Creating Upfront templates from Json objects


I have been working with Upfront for the last couple of days and I am starting to get familiar with how it works. I am pretty sure its possible to make page templates from Json objects but I am missing a piece in the puzzle.

Let me explain what I think is going on with Upfront incase I have made any wrong assumptions.

This is my understanding of the workflow:

1. User requests a page
2. Upfront checks the database based on template hierarchy to see if a Json object exists
2.1. If a Json object exists the upfront serializes this Json object to Upfront data model to build the page
2.2. If no Json object exists in database then Upfront serializes the array in the templates layout file
3. Upfront builds the page based on the serialized data model(s)

This is all pretty cool as it means I can easily override pages layout just by writing a Json object to the database.

However, it has a major drawback in that it only works for pages that already exist. If you want to save a layout so that a user can select it when creating a new page then you have to have a template file.

It seems to create template files you drop in a php file named page_tpl-type.php to the child theme.

This file looks something like this:

$layout = Upfront_Output::get_layout(array('specificity' => 'single-page-type'));

echo $layout->apply_layout();

So from the looks of it, all this is doing is initializing a model then making a call to apply_layout().

As the model can be initialized from Json as well as PHP then it is obviously possible for me to create a page in the Upfront GUI editor and save it. Then copy the Json from the database to a string input in the template file and initialize it from Json.

So I have started digging around and trying to piece together how it works but it would be super helpful if someone could just give me the line of code to create a layout from Json.

I've been looking at the to_json() and to_php() methods so it also looks possible to take a Json file, run it through this function to get the PHP array and then do a var_dump to get the array to paste into a template file (although not really necessary once I get it working from the Json object I think, although I guess it may improve performance?).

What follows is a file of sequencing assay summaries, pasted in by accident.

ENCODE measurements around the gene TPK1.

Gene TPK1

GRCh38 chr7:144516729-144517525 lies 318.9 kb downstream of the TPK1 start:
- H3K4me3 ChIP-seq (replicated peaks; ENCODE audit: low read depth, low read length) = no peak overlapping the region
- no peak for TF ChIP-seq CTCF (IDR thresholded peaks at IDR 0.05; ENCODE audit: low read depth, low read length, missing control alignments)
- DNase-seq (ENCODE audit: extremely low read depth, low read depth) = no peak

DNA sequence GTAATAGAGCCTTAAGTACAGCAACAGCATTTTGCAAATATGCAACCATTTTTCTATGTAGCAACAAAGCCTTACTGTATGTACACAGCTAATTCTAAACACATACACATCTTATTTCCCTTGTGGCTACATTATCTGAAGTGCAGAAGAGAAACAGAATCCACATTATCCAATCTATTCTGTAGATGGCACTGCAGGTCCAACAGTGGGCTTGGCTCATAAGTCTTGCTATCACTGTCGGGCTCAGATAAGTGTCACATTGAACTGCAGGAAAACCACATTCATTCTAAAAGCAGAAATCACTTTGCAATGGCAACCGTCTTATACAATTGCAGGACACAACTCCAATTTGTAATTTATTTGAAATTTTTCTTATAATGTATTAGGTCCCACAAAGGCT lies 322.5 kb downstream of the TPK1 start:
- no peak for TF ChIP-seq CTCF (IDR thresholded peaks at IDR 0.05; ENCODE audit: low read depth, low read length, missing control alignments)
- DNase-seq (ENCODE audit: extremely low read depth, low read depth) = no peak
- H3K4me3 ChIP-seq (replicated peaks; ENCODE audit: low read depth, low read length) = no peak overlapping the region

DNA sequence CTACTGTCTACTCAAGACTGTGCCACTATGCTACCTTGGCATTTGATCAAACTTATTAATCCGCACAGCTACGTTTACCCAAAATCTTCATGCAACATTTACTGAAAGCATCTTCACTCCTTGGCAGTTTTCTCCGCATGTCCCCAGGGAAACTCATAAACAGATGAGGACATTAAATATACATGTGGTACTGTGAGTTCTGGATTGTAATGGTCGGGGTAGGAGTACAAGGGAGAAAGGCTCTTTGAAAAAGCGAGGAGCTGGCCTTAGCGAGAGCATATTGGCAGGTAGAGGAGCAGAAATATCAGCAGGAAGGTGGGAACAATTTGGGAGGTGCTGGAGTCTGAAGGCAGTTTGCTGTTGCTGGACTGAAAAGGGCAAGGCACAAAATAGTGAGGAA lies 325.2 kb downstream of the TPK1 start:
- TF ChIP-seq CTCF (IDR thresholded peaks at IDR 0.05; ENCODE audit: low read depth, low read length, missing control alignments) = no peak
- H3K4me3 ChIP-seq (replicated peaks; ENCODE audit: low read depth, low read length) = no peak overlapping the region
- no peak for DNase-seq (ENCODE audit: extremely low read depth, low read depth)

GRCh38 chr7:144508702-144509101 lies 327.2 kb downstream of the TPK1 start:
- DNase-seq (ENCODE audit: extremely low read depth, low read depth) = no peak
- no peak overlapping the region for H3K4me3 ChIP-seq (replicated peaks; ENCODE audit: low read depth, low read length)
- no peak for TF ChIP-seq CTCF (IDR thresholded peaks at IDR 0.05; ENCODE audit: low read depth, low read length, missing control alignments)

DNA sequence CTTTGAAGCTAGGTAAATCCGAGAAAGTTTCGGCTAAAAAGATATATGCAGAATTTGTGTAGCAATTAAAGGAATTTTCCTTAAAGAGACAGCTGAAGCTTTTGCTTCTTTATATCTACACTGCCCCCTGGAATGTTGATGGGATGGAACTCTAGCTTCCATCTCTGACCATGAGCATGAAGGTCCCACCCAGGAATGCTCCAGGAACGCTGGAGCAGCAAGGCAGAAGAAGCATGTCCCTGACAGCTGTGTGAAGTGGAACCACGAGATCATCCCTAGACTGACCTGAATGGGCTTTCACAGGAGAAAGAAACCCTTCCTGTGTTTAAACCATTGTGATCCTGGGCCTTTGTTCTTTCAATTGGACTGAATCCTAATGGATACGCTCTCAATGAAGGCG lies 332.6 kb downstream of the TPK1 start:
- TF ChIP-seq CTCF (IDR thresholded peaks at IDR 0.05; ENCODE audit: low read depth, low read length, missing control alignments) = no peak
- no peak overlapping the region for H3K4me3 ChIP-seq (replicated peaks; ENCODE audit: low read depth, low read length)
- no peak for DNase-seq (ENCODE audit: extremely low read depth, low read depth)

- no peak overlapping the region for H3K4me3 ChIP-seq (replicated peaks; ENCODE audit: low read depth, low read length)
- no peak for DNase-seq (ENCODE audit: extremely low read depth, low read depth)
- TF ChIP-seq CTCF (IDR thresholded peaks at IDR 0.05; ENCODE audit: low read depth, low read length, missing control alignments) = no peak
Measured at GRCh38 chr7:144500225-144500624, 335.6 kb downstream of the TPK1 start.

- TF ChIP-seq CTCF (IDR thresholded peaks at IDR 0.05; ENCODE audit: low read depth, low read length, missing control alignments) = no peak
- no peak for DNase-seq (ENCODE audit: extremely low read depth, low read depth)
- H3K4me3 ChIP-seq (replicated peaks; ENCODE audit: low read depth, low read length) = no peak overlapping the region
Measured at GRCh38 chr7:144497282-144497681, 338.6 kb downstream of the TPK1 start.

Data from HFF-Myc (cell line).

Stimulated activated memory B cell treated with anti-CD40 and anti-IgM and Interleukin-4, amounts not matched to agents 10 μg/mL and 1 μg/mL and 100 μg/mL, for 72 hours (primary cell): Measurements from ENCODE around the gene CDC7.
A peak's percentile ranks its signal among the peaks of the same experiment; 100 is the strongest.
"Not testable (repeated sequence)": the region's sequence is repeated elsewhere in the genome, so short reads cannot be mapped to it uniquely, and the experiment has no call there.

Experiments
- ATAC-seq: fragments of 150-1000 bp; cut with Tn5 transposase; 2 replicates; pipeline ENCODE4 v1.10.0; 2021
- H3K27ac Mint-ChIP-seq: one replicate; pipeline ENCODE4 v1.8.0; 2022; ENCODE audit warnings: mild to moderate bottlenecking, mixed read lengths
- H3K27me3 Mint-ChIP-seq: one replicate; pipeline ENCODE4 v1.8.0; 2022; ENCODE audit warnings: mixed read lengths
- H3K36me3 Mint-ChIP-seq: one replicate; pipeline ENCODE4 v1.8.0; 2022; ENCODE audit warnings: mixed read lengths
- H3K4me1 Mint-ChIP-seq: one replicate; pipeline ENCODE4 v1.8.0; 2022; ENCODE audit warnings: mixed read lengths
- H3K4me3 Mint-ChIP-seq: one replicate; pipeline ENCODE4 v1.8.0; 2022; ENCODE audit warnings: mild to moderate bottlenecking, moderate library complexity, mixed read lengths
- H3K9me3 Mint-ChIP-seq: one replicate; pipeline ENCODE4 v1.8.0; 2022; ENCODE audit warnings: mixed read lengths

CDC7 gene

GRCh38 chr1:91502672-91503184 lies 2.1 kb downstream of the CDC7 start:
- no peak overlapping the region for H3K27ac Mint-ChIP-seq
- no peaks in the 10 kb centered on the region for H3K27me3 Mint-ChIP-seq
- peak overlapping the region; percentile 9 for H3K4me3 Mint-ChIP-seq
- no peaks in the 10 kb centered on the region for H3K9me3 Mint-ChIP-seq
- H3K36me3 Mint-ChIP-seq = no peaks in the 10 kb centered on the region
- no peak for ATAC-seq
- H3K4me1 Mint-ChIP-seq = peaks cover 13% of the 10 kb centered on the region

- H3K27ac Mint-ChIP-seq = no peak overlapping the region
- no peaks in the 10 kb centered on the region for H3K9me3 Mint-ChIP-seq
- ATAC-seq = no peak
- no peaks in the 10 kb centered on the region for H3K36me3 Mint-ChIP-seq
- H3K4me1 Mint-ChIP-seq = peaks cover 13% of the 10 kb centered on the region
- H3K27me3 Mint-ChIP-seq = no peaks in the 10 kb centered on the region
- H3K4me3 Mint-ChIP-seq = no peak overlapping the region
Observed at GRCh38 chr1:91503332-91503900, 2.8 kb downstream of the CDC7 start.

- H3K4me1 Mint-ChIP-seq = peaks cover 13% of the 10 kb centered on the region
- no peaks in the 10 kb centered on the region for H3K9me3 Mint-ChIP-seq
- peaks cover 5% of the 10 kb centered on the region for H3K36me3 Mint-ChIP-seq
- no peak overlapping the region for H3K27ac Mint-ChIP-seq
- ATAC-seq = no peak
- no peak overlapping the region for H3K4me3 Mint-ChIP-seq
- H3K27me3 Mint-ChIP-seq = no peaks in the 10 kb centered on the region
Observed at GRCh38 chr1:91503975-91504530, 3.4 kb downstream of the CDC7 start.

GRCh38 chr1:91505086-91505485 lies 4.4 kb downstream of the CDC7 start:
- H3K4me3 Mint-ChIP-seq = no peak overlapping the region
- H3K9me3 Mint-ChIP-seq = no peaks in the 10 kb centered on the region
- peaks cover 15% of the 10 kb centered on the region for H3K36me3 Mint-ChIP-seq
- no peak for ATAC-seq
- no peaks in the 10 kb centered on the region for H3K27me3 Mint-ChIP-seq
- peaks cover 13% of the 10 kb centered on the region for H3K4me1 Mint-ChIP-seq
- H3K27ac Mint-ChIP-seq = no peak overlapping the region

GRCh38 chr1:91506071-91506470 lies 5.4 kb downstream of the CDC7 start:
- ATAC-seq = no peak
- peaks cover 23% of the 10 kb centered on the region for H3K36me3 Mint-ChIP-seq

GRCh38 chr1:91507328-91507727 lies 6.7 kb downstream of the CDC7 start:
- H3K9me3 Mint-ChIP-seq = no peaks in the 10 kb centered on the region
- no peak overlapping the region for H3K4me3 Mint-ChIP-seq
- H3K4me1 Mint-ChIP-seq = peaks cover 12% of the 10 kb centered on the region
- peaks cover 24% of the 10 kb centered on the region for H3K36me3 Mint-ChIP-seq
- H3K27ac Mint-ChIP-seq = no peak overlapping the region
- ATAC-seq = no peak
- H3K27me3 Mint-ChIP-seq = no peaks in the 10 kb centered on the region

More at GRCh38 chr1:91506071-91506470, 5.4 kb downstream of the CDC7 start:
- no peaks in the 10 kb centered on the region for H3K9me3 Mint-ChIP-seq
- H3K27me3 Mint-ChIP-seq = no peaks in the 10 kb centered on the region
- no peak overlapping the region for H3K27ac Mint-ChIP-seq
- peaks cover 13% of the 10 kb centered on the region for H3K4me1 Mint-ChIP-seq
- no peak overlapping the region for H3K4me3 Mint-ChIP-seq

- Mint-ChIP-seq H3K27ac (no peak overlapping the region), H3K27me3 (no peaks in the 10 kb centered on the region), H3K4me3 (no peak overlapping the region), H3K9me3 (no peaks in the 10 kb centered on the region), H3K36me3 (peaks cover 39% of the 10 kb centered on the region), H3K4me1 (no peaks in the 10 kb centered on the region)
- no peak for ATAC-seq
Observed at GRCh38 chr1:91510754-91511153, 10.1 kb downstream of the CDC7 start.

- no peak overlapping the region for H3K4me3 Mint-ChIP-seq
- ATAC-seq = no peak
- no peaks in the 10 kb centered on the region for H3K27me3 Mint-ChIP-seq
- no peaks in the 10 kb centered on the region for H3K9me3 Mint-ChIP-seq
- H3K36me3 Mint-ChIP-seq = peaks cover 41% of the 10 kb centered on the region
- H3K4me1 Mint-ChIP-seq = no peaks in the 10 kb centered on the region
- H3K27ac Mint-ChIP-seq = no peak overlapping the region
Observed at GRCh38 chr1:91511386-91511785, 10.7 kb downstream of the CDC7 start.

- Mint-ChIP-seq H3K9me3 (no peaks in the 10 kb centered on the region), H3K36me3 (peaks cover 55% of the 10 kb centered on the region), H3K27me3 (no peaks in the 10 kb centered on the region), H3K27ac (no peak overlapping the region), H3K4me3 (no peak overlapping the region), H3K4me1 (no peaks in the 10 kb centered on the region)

I am pretty sure anyone familiar with the codebase should know the method call and be able to save me a load of time piecing through everything.

Anyone able to help me out and save me digging through the code all day?

    • Mike

      I tried this way to do it:

      $my_json = "... lots of json pasted from db ... ";
      $json_layout = Upfront_Layout::from_json($my_json);
      $layout = new Upfront_Output($json_layout, get_post($post_id));
      echo $layout->apply_layout();

      It runs without error but it only loads badly formatted text.

      The other way I tried is by setting a breakpoint on from_php and doing var_export in the debugger. I could then in theory go through this and cut and paste these arrays into add_region/add_element methods but that's a major pain in the butt.

      Cmon guys, I know you must have a way of doing this that you use for building your themes. Please share so I can make page templates.

  • Vladislav


    You're on the right track, and what you achieved on your own is so very impressive! What really happens behind the curtains with the page template is when Upfront_Output::get_layout is being called, it first resolves the layout to one from either the database, or template file - this step is very important, as it will allow for showing the default layout version from a file on first go, and also allow for editing and loading the edited/saved layout from database later on. The layouts are by default loaded from the theme's layouts directory, and indicated by the "specificity" argument (this is actually a cascade, where the argument keys can be "type", "item" and "specificity", ordered from most general to most specific). So, the easiest way around this would be to add a layout there, based on one of the layouts already present in the theme. For an example, if you have your layout file in "layouts/single-page-test.php", you can pass this as the specificity key to the parameter in your template, like this:

    $layout = Upfront_Output::get_layout(array('specificity' => 'single-page-test'));

    There are other moving parts, so simply loading layouts from JSON objects isn't all that easy via API at this time. One of our goals is to expose a well-designed and easy to use interface for such usage for advanced users. At the moment though, the easiest option is to load a custom-created layout from the page template. I hope this helped.

    • Mike

      I've been working on this all day and I'm still convinced it's possible, can you have another look at this please.

      When you use:

      $layout = Upfront_Output::get_layout(array('specificity' => 'my-slug'));

      it works perfectly when directing to a saved database page. The HTML output is perfect.

      The only thing that doesn't get output is the wrapper CSS. This is because in the saved database object there is no wrapper entry.

      Where are the wrappers stored in the database?